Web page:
US Justice Dept finds Comey not biased in Clinton probe
An inspector general report found Thursday that former FBI Director James Comey was not politically biased in his handling of a probe into 2016 Democratic nominee Hillary Clinton, despite alleged favoritism charges by President Donald Trump
The report did find, however, that Comey "deviated" from the bureau's established norms in his handling of the investigation into Clinton's use of a private email server.
Namely, it takes issue with Comey's decision to publicly inform Congress in the days before the Nov. 8, 2016, vote that the bureau reopened its investigation to probe newly-discovered information related to Clinton's handling of classified information -- an announcement Clinton has blamed, in part, for her defeat.
It also questions Comey's decision in July 2016 to publicly announce that the bureau would not pursue charges against Clinton for her use of the e-mail server while she was Secretary of State, as well as faulting Comey for not keeping his Justice Department superiors properly informed about the announcement.
"We found that it was extraordinary and insubordinate for Comey to do so, and we found none of his reasons to be a persuasive basis for deviating from well-established Department policies in a way intentionally designed to avoid supervision by Department leadership over his actions," Inspector General Michael Horowitz's report said
"While we did not find that these decisions were the result of political bias on Comey's part, we nevertheless concluded that by departing so clearly and dramatically from FBI and Department norms, the decisions negatively impacted the perception of the FBI and the Department as fair administrators of justice," the report added.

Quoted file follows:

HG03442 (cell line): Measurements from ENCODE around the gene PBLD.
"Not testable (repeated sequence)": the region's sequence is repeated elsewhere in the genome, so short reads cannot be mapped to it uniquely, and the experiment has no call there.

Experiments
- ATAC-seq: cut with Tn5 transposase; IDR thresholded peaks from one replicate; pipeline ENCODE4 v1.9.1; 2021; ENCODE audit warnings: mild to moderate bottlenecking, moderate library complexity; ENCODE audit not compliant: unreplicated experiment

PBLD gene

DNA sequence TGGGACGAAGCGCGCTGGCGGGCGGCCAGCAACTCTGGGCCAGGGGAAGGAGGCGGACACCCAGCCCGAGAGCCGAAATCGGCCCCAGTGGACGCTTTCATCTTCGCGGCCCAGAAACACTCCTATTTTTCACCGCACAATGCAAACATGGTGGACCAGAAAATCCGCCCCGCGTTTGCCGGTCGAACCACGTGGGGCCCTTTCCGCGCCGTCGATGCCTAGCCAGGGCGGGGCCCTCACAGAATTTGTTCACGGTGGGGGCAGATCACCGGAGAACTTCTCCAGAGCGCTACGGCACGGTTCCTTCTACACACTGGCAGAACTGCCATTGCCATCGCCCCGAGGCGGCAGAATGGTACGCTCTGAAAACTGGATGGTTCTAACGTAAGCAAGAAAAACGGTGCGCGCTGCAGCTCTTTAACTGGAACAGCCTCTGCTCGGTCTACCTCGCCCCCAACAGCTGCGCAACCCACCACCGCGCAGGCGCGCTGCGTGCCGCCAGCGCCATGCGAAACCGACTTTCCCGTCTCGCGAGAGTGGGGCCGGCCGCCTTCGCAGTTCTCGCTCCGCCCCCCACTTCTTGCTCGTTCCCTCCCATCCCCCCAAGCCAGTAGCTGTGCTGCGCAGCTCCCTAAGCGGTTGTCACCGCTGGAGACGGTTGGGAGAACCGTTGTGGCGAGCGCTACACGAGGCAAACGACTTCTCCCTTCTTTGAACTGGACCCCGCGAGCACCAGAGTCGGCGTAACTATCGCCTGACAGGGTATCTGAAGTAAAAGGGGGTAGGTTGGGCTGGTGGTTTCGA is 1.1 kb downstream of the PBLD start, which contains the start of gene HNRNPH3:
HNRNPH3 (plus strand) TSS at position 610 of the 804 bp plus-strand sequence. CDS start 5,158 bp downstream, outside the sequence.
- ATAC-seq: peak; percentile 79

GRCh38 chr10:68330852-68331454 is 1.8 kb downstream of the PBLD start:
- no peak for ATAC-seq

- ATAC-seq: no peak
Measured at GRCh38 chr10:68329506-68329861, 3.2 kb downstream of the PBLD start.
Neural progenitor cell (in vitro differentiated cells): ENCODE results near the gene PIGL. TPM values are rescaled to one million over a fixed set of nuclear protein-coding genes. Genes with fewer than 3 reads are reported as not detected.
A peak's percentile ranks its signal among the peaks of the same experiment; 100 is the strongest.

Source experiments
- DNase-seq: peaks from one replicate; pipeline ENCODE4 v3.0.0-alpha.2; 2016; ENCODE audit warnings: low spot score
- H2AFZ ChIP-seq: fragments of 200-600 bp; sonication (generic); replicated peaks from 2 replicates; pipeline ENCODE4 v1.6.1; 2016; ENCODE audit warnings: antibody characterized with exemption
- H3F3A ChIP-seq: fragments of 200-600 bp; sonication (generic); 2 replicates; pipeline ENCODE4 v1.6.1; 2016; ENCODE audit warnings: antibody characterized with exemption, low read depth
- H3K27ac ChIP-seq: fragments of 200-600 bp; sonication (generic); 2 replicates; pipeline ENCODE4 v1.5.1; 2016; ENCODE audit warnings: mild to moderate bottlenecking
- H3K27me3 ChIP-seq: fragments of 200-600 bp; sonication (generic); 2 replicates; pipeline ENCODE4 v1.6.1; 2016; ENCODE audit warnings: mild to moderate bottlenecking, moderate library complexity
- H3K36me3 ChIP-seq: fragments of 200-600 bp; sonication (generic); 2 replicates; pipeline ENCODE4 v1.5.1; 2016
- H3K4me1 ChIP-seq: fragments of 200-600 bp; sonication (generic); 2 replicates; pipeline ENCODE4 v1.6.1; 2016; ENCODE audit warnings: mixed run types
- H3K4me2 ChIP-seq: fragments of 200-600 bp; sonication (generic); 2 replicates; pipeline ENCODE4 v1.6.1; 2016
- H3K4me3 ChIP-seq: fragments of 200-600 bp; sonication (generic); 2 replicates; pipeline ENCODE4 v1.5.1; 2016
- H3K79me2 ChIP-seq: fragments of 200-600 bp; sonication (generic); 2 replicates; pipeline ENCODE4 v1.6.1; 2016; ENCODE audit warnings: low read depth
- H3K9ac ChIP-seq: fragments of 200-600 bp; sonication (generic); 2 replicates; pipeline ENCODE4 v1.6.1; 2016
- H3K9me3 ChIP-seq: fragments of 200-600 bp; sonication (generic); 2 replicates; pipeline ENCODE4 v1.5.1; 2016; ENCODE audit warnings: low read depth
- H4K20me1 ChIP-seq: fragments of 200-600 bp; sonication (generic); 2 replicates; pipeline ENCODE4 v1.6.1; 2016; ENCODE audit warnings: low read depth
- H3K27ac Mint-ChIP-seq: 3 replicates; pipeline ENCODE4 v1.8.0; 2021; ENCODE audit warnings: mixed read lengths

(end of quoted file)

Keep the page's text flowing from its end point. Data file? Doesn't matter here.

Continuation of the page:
Beyond the former failings of the former FBI chief whom Trump abruptly fired in May 2017, the inspector general faulted several FBI employees who were central to the probe for creating "the appearance of bias" by sending political messages to one another.
The report took "even more seriously" text message exchanges between FBI Deputy Assistant Director Peter Strzok and Special Counsel to the Deputy Director Lisa Page. particularly a text message from Strzok on Aug. 8, 2017.
Asked by Page if then-Republican nominee Trump is going to become president, Stzrok replied: "No. No he's not. We'll stop it."
Horowitz's findings slammed the exchange.
"The conduct by these employees cast a cloud over the entire FBI investigation and sowed doubt about the FBI's work on, and its handling of" the Clinton investigation.
Following the publication of the report, the White House said it "reaffirmed the president's suspicions about Comey's conduct and the political bias among some of the members of the FBI."
Comey also responded to the report, saying in a New York Times op-ed he does "not agree with all of the inspector general's conclusions, but I respect the work of his office and salute its professionalism.
"The inspector general's team went through the F.B.I.'s work with a microscope and found no evidence that bias or improper motivation affected the investigation, which I know was done competently, honestly and independently," he wrote.
Trump, however, is likely to attempt to use the report to validate his firing of Comey last year.
"Wow, looks like James Comey exonerated Hillary Clinton long before the investigation was over...and so much more. A rigged system!" he tweeted last September.